Despite being a once revered medical journal, the Lancet appears to have taken a sharp turn to the left. The journal published a book review stating that “white Americans continue to mobilise to maintain or extend the exclusive advantages whiteness offers those who can become white.”
So, just by being white, a person has “exclusive advantages” over those who are not white. Yeah, that makes perfect sense…NOT!
The Lancet selected Rhea W. Boyd, a Minority Health Policy Fellow at Harvard’s School of Public Health, to review a 2019 book called Dying of Whiteness by Jonathan Metzl, whose thesis is that “right-wing backlash policies have mortal consequences — even for the white voters they promise to help.”
In his book, Metzl argues that white mortality is up in the United States ever since the 2016 election of Donald Trump, since in order to “maintain an imagined place atop a racial hierarchy,” white Americans who harbor “racial resentment” support policies that seem to limit the freedoms or resources available to non-whites, even though such decisions threaten their own wellbeing as well.
“From expansive gun legislation to broad divestment in government programmes, Metzl characterises white liberties that endanger white lives or imperil white futures as ‘dying of whiteness,’” Boyd said.
She agreed with Metzl’s contentions in her review, but added that she thinks he is too easy on white people by attributing their political actions to “racial resentment” that “erases white agency through emotional euphemism.”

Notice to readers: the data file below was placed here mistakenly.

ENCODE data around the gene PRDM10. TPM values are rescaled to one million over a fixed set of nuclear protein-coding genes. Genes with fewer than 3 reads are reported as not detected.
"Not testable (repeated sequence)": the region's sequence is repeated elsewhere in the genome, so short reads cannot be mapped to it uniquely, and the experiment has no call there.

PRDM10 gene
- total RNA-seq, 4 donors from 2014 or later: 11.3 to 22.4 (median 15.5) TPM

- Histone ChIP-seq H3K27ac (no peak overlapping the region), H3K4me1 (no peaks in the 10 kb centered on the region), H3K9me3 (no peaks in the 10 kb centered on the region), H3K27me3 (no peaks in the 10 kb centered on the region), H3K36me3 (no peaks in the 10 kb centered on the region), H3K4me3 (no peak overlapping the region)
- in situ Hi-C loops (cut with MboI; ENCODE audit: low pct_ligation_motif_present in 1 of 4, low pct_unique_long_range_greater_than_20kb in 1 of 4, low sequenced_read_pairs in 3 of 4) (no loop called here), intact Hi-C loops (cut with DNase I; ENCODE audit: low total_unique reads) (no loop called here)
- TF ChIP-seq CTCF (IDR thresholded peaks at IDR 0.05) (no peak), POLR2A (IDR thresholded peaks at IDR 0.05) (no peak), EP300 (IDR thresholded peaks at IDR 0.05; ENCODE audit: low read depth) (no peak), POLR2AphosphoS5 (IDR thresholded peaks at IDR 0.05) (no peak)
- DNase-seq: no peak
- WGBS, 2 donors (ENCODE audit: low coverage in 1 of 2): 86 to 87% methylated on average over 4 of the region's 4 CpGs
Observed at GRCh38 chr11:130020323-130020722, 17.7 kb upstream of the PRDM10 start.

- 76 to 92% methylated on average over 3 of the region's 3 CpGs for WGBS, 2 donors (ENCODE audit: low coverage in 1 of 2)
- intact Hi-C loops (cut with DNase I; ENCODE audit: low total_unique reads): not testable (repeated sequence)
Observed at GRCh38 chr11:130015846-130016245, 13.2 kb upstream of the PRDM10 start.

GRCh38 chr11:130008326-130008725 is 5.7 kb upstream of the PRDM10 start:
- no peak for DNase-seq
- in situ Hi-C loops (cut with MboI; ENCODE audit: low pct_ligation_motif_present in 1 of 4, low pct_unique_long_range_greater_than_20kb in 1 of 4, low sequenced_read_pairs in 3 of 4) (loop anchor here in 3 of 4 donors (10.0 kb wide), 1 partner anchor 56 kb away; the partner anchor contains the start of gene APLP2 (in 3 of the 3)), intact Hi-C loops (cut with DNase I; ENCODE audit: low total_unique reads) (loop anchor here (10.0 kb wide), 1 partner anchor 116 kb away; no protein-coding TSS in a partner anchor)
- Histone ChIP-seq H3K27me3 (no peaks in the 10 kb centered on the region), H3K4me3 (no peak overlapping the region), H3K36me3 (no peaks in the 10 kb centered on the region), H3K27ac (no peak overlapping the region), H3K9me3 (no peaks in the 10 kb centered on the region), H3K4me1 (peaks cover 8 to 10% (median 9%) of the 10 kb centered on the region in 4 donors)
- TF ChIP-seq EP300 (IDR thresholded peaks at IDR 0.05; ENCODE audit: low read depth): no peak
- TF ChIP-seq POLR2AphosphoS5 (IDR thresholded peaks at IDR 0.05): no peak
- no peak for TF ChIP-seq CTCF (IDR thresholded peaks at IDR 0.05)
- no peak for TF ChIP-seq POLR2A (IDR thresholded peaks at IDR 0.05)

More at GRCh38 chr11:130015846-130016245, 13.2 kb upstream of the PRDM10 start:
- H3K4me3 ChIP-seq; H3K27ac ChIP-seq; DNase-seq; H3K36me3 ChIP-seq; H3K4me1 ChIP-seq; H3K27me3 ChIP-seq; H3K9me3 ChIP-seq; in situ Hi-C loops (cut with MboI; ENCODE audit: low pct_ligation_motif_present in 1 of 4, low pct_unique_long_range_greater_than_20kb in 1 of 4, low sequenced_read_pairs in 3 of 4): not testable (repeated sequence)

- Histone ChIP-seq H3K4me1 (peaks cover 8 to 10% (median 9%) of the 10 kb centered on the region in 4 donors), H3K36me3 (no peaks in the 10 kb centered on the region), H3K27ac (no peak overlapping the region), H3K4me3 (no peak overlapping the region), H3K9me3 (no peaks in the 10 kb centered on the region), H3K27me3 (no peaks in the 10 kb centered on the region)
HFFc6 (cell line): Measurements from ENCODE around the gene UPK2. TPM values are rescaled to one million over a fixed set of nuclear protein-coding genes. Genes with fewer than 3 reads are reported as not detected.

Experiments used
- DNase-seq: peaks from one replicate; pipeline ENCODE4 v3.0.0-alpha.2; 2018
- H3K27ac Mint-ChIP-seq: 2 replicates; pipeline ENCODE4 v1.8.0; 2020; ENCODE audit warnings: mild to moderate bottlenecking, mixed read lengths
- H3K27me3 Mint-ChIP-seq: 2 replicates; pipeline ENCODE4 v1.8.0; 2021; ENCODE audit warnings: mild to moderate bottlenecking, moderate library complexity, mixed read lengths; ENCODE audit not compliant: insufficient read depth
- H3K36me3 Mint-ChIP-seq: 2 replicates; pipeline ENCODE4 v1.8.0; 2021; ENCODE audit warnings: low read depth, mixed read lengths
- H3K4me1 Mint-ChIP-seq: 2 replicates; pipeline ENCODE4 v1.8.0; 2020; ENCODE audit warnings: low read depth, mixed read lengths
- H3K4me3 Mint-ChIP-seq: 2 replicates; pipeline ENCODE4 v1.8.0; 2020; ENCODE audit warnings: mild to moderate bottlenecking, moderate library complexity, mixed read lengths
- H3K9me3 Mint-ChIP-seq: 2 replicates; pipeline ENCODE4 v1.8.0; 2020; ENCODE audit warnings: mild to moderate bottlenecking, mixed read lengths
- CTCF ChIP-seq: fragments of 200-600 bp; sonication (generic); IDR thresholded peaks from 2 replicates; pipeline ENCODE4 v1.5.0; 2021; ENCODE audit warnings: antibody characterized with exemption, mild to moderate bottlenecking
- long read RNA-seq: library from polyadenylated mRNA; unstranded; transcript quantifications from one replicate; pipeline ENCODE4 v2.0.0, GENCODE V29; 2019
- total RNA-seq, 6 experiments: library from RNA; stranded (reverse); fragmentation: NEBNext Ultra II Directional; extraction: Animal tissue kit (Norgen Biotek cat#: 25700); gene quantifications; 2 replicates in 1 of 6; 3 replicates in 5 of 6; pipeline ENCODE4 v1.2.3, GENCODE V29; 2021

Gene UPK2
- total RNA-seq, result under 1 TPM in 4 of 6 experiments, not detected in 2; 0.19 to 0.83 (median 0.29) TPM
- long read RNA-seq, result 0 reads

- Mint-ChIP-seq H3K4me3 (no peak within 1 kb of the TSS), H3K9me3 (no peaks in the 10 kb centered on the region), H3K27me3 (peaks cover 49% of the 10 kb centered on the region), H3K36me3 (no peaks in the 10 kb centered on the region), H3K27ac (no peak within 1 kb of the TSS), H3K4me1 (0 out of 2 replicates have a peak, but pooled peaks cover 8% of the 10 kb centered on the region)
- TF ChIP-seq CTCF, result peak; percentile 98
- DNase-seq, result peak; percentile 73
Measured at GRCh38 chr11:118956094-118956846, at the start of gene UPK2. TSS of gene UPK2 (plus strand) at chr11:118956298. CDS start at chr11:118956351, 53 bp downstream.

“At times, Metzl artfully articulates and historicises the racist origins of white interest in firearm fanaticism and ‘small government’ politics,” Boyd continued. “At others, he turns to ‘racial anxieties,’ racially charged ‘fears,’ or ‘racial resentment’ to describe white people’s political investment in white racial dominance.”
Boyd decries the “common practice” of mis-attributing “white self-destruction and violence to psychological states” or obscuring “the impacts of defending whiteness through emotional euphemisms.”
Drivers of white mortality such as suicide, chronic liver disease, and drug and alcohol poisoning have been described as “diseases of despair,” Boyd notes, while they should be classified as “diseases of disproportionate opportunity (to wield firearms) and access (to prescription opiates).”
It is a mistake — she asserts — to “assert that resentment, despair, or any emotion that arises from being ‘left behind’ accounts for white Americans’ self-destructive actions, violent politics, or declining population health.”
The real population that has been left behind are blacks, she argues, but the difference is that blacks have consistently supported policies that benefit everyone while whites only support policies that benefit themselves.
She added that “despite suffering at every turn of every decade of every century in this nation, generations of Black Americans have sought political reforms that expand electoral participation, increase government protections, and extend public resources beyond their individual or group benefit.”
“For humans to use whiteness to manufacture access and privilege,” Boyd said, “they must engineer scarcity and loss. This entanglement between access and scarcity, privilege and loss, means white people’s unearned advantages have always been tethered to a legacy of untold deaths.”
She concludes that the only way to get rid of racism “is to eliminate whiteness all together.”